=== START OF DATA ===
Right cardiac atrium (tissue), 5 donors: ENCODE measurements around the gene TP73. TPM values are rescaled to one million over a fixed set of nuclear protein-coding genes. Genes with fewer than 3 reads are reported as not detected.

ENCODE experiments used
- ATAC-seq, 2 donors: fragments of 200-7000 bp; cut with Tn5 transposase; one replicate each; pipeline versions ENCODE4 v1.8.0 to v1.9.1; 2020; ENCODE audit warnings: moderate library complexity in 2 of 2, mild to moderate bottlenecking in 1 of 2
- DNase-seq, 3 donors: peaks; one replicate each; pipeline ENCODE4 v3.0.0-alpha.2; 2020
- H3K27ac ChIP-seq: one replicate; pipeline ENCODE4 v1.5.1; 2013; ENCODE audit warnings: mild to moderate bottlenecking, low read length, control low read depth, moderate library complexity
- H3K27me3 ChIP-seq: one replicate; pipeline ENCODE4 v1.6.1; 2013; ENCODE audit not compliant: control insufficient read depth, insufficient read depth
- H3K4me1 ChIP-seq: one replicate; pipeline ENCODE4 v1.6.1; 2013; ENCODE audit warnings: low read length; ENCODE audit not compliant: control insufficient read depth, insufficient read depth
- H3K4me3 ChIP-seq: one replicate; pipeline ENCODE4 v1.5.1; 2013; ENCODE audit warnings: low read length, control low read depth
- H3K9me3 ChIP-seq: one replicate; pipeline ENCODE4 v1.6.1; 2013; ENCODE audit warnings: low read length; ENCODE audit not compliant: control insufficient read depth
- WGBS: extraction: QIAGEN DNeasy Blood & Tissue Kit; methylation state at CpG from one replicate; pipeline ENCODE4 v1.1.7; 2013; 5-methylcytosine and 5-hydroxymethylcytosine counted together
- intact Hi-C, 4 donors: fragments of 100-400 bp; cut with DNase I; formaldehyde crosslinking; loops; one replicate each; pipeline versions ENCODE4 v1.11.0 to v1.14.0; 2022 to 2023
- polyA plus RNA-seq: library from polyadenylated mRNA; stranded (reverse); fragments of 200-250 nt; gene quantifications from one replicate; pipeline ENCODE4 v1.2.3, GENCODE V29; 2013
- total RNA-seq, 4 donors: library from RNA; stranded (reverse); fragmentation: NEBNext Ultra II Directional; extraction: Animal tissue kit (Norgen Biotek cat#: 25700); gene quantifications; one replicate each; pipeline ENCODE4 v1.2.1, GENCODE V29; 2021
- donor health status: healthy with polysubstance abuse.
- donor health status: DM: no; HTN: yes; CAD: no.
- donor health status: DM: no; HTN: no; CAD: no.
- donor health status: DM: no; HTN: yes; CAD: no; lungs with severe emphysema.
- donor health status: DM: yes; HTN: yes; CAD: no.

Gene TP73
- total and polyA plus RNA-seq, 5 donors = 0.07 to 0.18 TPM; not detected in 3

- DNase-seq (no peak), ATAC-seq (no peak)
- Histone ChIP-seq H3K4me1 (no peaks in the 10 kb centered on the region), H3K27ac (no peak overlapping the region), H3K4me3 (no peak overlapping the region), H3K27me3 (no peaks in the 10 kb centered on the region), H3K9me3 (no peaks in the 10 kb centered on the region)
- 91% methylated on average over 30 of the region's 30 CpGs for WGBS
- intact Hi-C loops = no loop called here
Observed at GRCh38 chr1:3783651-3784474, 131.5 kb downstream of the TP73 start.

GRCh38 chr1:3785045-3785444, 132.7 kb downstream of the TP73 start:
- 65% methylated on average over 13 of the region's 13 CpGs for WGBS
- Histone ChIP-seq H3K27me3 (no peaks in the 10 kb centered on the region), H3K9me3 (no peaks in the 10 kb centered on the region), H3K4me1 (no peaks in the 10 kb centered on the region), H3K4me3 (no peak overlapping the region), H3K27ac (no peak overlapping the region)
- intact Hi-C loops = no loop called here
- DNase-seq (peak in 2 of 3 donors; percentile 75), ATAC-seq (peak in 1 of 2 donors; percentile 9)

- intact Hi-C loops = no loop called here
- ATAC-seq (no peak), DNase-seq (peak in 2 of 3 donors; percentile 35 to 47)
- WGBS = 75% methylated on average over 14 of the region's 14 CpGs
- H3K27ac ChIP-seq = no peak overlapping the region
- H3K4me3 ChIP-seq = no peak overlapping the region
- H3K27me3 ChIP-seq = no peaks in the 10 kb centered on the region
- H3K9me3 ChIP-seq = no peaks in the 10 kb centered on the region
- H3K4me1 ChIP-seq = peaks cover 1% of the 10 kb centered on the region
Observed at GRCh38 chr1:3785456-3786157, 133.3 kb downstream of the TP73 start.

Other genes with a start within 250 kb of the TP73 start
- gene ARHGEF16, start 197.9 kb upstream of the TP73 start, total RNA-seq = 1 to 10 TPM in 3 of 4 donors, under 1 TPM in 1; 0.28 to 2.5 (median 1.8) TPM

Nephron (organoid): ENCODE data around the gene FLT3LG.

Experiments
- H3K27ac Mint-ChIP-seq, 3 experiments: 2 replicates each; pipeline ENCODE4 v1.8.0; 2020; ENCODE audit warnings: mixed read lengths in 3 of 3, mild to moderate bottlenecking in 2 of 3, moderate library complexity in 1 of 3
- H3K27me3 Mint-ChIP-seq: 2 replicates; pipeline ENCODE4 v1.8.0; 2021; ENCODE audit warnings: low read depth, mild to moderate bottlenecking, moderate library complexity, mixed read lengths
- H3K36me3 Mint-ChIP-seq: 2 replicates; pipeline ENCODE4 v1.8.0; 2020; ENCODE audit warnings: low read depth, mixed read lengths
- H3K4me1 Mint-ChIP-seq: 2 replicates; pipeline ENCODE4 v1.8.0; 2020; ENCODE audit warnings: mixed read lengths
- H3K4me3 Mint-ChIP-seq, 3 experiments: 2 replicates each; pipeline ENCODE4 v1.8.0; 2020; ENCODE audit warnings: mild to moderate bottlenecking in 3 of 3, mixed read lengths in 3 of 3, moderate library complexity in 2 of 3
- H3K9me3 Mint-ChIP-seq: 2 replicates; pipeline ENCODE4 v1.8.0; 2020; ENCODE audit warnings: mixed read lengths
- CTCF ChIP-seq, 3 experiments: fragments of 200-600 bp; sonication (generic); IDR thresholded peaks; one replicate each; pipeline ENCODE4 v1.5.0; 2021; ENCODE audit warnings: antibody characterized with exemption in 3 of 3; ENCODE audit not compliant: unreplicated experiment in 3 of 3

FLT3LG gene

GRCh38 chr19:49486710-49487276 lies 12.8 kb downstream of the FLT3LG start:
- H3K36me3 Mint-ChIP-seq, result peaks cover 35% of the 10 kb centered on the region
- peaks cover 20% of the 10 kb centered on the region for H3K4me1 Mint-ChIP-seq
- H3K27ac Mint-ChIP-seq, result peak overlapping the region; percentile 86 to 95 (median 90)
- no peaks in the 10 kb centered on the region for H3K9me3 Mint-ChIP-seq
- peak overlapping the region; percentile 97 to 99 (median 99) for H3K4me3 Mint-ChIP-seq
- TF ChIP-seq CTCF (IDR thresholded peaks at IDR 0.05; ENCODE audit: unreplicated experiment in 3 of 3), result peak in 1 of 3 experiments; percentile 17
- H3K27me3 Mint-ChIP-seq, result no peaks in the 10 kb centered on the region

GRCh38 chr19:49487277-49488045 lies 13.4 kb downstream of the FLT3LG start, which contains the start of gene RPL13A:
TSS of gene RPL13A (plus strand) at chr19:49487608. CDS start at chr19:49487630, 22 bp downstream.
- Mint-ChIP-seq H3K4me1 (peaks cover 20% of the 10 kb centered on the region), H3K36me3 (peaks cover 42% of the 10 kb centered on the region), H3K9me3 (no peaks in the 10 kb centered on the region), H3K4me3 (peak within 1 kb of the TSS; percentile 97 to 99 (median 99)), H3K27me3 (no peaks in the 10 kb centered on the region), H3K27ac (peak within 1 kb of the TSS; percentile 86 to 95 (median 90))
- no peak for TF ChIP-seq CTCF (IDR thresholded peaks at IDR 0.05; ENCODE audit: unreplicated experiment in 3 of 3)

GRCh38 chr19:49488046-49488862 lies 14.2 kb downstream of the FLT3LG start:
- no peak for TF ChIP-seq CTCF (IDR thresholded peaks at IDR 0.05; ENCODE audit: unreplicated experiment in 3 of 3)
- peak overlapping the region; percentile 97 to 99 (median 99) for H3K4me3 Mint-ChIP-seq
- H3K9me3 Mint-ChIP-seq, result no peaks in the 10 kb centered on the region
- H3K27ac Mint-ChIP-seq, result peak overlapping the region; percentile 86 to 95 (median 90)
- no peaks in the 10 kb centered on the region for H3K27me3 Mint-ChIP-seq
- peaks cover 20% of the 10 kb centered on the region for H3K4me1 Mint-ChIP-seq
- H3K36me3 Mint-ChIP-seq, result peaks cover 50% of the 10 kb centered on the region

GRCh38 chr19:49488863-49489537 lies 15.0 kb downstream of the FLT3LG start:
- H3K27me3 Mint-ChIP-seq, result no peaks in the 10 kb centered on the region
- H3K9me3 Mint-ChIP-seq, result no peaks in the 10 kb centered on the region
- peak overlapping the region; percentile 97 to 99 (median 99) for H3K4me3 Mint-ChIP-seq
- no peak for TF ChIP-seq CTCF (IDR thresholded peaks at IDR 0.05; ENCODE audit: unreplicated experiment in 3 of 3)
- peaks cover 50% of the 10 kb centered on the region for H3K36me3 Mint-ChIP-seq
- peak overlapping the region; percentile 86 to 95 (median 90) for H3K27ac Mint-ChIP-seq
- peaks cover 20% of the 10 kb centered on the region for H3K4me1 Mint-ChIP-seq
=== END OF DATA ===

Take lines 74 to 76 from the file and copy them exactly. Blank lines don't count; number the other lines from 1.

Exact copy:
- H3K9me3 Mint-ChIP-seq, result no peaks in the 10 kb centered on the region
- peak overlapping the region; percentile 97 to 99 (median 99) for H3K4me3 Mint-ChIP-seq
- no peak for TF ChIP-seq CTCF (IDR thresholded peaks at IDR 0.05; ENCODE audit: unreplicated experiment in 3 of 3)